If you're the kind of person who brings Rice Krispie squares to a potluck, a food swap – the hot new foodie event – might not be for you.
Guelph, Ont., is the latest city to organize one, a gathering at which sophisticated home cooks trade jars of mango chutney for sourdough starter at scheduled gatherings. The event takes place on Oct. 5.
The trend has taken off in the usual foodie cities in the United States – New York, Los Angeles and Portland, Ore. Toronto recently played host to the Toronto Underground Market, where dozens of chefs and home cooks sold Scotch eggs and salted caramel macaroons to the hungry hordes.
But unlike Toronto's event, at Guelph's GO Food Swap, you can only "buy" goods with those you made yourself. This distinction gives it the folksy charm of bartering, but there's another perk for organizer Kelly Hughes, a local chef: "Because no money changes hands, you don't have to be inspected."
One participant has signed up to bring heirloom eggs, laid by her backyard chickens. The only quality-control measure is preregistration, in which participants list contact information.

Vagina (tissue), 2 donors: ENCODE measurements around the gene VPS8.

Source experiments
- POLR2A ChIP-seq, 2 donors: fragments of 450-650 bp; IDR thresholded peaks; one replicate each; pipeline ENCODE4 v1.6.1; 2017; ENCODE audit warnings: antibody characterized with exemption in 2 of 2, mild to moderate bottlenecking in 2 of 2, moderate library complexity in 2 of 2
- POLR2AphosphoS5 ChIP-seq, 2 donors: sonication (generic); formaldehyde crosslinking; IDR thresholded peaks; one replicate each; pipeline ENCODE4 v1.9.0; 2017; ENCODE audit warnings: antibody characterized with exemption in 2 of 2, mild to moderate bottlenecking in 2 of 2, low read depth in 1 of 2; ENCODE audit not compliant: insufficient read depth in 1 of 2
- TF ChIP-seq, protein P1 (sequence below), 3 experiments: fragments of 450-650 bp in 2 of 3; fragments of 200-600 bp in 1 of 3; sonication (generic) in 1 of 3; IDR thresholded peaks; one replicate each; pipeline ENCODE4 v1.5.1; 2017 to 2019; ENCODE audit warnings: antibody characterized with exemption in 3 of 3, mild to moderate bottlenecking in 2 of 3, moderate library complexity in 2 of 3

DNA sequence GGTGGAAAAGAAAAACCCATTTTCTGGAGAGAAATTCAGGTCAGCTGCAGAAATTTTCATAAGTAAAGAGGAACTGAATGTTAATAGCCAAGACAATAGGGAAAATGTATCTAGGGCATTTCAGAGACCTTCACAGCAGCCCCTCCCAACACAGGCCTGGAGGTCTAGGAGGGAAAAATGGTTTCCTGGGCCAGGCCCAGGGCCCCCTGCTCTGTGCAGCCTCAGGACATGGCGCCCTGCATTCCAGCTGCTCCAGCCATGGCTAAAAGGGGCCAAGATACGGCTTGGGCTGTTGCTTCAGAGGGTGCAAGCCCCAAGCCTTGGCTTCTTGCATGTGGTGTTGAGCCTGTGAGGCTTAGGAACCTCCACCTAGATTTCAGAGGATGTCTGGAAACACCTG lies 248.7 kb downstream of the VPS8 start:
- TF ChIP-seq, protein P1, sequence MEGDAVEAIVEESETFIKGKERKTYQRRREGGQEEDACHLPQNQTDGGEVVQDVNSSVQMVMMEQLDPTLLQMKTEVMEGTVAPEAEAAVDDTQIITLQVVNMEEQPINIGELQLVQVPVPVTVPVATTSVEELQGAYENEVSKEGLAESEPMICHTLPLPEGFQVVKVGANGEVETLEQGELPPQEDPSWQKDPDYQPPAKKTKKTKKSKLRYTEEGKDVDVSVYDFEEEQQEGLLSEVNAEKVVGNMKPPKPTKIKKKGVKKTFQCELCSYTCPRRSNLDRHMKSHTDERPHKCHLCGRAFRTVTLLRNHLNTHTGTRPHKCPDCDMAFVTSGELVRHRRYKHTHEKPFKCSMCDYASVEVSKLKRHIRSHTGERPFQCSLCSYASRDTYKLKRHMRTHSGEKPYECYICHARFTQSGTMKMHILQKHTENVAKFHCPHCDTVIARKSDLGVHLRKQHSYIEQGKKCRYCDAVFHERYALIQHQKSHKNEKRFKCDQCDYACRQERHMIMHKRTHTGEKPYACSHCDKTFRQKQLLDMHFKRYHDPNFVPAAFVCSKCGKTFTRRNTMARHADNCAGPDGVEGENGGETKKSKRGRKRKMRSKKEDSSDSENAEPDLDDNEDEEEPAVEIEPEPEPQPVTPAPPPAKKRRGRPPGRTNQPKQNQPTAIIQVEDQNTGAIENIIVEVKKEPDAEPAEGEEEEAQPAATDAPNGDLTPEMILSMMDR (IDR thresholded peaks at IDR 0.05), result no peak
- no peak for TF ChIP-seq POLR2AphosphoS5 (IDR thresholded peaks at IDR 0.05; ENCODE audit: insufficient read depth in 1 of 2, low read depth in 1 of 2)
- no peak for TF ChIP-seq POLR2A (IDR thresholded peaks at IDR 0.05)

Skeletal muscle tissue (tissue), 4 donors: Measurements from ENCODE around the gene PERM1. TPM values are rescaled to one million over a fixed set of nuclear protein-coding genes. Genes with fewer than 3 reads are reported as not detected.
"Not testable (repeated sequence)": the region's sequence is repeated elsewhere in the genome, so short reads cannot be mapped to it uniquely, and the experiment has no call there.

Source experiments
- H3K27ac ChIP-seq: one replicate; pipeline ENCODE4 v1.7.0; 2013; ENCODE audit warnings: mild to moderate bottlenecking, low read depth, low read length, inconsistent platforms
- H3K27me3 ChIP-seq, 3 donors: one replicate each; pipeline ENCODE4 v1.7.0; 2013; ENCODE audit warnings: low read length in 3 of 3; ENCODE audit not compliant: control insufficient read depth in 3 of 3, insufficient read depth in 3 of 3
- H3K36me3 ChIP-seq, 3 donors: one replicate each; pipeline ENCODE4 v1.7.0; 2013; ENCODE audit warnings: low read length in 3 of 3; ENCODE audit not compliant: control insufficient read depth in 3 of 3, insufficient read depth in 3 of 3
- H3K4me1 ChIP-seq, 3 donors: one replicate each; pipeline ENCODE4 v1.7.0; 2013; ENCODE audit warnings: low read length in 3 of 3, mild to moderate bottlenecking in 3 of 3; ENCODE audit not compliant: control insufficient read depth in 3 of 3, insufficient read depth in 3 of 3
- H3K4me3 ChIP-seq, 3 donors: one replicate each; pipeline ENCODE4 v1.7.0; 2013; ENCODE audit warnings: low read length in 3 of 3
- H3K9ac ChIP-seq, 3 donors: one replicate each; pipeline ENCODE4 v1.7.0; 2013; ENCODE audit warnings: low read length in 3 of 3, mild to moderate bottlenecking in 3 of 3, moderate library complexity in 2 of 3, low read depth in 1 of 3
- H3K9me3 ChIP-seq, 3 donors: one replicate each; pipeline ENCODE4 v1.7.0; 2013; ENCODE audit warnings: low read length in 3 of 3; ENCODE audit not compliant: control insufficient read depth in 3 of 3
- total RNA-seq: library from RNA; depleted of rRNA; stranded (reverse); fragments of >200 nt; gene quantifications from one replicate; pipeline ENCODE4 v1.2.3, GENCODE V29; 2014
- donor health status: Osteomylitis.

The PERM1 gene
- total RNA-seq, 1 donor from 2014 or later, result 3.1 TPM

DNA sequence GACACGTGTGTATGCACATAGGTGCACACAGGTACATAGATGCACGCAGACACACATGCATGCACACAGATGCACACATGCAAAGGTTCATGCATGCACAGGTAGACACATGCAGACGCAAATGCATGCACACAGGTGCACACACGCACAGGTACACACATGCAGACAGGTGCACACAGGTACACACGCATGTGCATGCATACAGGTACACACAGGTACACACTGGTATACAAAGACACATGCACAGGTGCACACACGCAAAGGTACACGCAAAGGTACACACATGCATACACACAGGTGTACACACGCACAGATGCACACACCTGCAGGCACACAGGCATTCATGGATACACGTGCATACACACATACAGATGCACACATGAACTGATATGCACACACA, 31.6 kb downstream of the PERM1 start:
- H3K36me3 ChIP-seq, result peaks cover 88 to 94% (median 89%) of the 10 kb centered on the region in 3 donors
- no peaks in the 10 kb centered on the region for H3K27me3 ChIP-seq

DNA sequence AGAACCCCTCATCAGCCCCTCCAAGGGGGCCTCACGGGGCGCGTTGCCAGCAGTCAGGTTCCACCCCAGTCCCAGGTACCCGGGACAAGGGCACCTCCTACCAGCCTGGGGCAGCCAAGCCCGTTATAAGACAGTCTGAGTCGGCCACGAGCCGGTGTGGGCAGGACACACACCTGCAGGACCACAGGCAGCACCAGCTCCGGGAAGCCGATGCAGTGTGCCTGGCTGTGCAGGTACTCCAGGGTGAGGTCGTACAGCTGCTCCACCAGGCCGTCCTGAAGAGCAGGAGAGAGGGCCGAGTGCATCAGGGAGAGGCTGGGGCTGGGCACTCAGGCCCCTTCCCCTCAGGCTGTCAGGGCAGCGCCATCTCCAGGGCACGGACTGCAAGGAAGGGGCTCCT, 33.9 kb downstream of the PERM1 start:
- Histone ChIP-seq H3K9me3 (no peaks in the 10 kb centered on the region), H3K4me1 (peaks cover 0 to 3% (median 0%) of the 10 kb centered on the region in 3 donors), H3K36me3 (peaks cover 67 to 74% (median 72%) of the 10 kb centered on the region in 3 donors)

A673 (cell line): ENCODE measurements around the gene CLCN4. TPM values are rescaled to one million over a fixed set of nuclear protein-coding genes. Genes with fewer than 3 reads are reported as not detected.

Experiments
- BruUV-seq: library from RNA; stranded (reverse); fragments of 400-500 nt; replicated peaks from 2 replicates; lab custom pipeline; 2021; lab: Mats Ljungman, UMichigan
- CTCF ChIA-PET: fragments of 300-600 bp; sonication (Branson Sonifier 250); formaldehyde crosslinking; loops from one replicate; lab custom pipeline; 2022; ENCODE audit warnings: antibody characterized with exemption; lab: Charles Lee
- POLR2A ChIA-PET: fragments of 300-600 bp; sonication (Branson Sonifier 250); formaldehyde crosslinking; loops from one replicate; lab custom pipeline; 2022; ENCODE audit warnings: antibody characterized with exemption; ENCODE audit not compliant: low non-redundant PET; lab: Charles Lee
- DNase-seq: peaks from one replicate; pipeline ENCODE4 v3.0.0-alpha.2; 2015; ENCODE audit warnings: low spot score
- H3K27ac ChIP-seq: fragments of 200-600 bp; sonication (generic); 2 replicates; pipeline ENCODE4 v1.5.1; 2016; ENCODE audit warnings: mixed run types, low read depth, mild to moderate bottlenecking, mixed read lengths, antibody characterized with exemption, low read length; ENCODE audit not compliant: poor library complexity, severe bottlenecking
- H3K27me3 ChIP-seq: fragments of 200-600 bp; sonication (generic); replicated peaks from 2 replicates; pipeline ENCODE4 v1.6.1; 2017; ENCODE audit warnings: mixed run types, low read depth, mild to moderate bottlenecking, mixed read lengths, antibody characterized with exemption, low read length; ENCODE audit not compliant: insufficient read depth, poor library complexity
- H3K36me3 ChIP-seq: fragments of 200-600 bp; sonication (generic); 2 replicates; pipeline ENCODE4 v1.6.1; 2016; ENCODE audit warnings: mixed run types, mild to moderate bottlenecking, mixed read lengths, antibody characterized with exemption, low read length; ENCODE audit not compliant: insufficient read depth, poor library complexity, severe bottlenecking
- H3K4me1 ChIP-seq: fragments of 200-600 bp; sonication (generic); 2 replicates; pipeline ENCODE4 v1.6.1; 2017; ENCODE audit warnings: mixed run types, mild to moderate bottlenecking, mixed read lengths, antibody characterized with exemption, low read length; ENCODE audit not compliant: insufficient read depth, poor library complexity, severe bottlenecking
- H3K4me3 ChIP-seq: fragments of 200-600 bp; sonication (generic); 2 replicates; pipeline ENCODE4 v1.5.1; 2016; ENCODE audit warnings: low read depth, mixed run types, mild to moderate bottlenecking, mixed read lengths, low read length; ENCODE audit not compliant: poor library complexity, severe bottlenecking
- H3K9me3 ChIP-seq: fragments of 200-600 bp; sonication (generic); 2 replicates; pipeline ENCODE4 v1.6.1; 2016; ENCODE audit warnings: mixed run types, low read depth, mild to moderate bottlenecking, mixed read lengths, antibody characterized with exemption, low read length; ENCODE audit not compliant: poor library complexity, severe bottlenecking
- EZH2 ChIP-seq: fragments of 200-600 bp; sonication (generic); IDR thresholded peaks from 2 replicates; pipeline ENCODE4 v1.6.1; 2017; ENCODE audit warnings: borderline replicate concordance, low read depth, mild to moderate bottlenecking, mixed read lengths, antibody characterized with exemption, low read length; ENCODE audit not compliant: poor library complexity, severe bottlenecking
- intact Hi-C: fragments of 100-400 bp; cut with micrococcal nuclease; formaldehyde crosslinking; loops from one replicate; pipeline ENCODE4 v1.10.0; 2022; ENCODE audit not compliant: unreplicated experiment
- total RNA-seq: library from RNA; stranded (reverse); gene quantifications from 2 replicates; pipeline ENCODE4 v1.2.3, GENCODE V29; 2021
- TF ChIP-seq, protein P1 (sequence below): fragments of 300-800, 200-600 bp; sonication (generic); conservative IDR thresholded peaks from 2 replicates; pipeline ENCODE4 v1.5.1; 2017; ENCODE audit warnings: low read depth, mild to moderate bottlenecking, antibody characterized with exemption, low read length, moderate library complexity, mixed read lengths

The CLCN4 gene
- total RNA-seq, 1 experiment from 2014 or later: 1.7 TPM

There's a bit of a competitive edge at play at these events, as no one wants to be left with a table full of his or her own preserves.
"There's a lot of old-fashioned state-fair quality," Ms. Hughes says. "Who makes the best pickles?"
She's encouraged participants to "push the envelope a bit." Early registrants have promised gluten-free baking, relishes and lavender sachets (not everything has to be edible).
As she's learned from chatting with organizers of a Portland food swap, it's anybody's guess which items will prove most popular.
"They said the potted elk was a huge hit."